Spot-stealers ruin unspoken seat rules

Feb. 4, 2015

It’s a new semester with all new classes and a fresh start. On the first day of classes, you show up early and map out the prime real-estate of seating. You pick the perfect spot: the spot that has the best aesthetic, where the professor maybe won’t notice you and it just feels so right.

Commentary by
Savana Staggs
Copy Editor

You’ve chosen. As your classmates file in, they too choose from the available seating in the classroom. You get comfortable.

You go about the rest of your classes in the same way: scoping the prime real-estate seating throughout the day. You have exactly two class periods and your unofficial seating chart is officially in place; no one can move.

But there is always someone who picks the class up late or just decides they must sit in your seat weeks into the semester. These are the worst kind of people and they are not to be trusted. Any decent human being knows that you have two official class periods and you are done. No moving.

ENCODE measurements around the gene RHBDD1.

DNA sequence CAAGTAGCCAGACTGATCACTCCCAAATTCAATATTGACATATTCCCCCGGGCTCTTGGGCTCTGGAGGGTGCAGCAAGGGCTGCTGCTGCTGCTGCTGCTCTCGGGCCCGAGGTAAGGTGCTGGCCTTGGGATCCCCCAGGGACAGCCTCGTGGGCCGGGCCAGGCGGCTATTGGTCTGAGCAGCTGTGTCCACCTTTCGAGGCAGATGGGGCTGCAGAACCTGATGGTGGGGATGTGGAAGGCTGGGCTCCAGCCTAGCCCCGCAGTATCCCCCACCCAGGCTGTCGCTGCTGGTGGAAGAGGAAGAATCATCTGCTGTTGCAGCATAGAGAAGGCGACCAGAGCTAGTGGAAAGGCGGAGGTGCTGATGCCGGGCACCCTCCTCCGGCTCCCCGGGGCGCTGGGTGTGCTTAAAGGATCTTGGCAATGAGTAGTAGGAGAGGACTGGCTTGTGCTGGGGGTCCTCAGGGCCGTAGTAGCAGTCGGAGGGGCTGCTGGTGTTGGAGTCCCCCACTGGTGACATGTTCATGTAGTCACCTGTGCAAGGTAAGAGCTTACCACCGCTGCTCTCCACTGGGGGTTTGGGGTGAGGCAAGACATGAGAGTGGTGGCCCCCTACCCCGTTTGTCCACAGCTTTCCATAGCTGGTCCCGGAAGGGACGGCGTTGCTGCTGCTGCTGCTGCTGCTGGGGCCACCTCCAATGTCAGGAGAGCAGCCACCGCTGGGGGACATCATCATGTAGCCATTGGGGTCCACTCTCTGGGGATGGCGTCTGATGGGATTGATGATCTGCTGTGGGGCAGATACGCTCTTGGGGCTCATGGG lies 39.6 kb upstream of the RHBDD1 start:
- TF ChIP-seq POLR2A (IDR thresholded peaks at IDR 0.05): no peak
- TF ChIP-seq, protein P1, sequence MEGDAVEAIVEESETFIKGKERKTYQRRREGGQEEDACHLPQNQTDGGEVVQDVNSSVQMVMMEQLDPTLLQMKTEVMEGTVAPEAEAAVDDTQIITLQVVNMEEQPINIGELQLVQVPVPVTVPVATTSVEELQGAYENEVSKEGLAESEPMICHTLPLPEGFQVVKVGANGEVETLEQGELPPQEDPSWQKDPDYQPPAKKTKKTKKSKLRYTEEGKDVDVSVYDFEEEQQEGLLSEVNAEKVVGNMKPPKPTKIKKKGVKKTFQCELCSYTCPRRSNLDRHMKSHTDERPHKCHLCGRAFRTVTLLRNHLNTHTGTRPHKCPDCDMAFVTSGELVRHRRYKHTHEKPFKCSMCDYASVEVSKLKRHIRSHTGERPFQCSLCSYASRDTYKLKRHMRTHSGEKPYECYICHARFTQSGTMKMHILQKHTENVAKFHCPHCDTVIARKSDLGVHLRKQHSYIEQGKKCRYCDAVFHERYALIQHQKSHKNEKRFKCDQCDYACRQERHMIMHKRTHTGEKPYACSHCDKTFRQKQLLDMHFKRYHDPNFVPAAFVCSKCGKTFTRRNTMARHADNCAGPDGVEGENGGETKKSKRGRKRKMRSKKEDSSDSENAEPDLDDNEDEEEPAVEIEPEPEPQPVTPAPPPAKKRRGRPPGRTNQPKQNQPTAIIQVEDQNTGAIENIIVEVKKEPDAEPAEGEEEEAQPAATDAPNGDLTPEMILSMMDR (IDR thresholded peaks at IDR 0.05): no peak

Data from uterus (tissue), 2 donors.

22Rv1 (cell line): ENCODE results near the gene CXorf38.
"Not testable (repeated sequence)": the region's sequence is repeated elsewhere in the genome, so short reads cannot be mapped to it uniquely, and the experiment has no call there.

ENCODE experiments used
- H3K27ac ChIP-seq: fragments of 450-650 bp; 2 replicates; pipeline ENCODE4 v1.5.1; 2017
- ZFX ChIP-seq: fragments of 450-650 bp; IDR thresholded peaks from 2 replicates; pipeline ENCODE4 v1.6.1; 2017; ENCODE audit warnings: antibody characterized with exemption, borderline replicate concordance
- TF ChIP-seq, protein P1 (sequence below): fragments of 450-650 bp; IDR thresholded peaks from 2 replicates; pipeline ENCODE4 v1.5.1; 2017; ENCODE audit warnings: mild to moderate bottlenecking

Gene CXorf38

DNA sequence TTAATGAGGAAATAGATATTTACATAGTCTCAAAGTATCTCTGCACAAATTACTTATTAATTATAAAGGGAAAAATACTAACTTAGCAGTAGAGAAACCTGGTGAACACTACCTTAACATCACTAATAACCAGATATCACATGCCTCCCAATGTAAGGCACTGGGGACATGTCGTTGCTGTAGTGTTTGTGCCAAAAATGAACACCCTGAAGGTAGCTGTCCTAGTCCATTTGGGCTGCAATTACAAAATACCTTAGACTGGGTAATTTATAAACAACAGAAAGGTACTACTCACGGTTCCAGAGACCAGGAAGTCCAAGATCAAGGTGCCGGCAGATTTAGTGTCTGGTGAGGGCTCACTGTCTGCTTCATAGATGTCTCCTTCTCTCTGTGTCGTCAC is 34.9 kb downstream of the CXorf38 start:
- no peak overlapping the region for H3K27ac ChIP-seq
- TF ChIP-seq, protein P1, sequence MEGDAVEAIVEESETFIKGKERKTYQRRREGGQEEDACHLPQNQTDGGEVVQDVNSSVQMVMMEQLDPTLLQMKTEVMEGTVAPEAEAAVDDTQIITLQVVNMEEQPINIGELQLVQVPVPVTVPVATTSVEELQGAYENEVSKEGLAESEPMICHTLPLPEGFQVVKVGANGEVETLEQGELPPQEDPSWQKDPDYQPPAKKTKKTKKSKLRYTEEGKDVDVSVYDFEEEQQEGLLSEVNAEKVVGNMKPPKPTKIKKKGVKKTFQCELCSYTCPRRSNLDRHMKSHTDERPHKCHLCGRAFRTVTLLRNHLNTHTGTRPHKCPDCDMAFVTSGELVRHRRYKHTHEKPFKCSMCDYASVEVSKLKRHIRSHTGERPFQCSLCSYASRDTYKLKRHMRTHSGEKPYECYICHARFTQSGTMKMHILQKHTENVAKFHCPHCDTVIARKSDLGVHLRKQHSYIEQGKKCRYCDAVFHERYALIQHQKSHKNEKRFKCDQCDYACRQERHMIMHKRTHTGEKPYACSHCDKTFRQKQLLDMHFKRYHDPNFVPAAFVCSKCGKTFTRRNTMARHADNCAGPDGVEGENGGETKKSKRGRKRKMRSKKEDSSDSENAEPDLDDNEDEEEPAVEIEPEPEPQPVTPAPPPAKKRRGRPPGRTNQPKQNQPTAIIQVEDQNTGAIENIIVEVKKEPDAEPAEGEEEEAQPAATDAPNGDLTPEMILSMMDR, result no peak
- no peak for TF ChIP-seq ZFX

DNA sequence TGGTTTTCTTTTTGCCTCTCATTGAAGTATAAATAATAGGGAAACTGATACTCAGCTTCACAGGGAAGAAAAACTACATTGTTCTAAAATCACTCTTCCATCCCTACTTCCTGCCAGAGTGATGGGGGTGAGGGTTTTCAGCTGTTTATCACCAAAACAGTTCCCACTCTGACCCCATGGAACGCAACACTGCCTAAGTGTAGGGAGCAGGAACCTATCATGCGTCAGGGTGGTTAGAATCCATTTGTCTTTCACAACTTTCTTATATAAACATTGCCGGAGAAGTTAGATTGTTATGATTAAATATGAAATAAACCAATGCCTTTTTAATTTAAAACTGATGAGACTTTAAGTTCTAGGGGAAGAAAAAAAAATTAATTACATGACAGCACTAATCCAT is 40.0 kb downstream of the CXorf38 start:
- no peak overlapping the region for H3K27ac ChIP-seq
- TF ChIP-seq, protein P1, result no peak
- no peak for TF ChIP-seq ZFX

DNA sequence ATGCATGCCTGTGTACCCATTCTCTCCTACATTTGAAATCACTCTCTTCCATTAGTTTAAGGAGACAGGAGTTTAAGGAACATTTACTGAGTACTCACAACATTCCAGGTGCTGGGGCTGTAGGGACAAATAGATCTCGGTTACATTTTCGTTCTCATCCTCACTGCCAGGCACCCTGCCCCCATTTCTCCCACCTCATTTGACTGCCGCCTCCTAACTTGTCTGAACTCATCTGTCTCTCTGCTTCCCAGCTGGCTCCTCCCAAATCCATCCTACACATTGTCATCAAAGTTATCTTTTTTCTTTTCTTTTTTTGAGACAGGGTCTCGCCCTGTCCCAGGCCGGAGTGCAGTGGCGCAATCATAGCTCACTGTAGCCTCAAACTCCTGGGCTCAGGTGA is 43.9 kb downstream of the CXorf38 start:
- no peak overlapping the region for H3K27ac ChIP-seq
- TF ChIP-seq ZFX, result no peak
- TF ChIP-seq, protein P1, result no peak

If someone sits in your seat, the one you carefully chose for yourself that satisfied your every need, you must find another place to sit. You then have to choose to sit in another person’s chosen seat. That one person, the straggler, the bane to your existence, has just thrown off the entire classroom arrangement and now everyone hates them.

Don’t be that person. Before you sit, you make sure no one else is sitting there. Two class periods. Two. After that, sitting in a vacant, rejected seat is your only option.

If you’re a person who is a seat-stealer, please consider asking before sitting. Must you really throw off an entire class and be the object of everyone’s hatred? No one wants that. Do the right thing.

So this doesn’t happen to you, I have some words of advice: Get to class early. The earlier you get there, the more first-rate seating is available. Ask before you sit. If you are a weirdo who sits directly next to someone when there are plenty of other open seats, ask that person if it’s OK to sit there. They may politely say no.

Lastly, be courteous. Don’t be the person who hurries into class late and takes the first available seat to only steal a seat the next class period. You’ve chosen; you must live with your choice.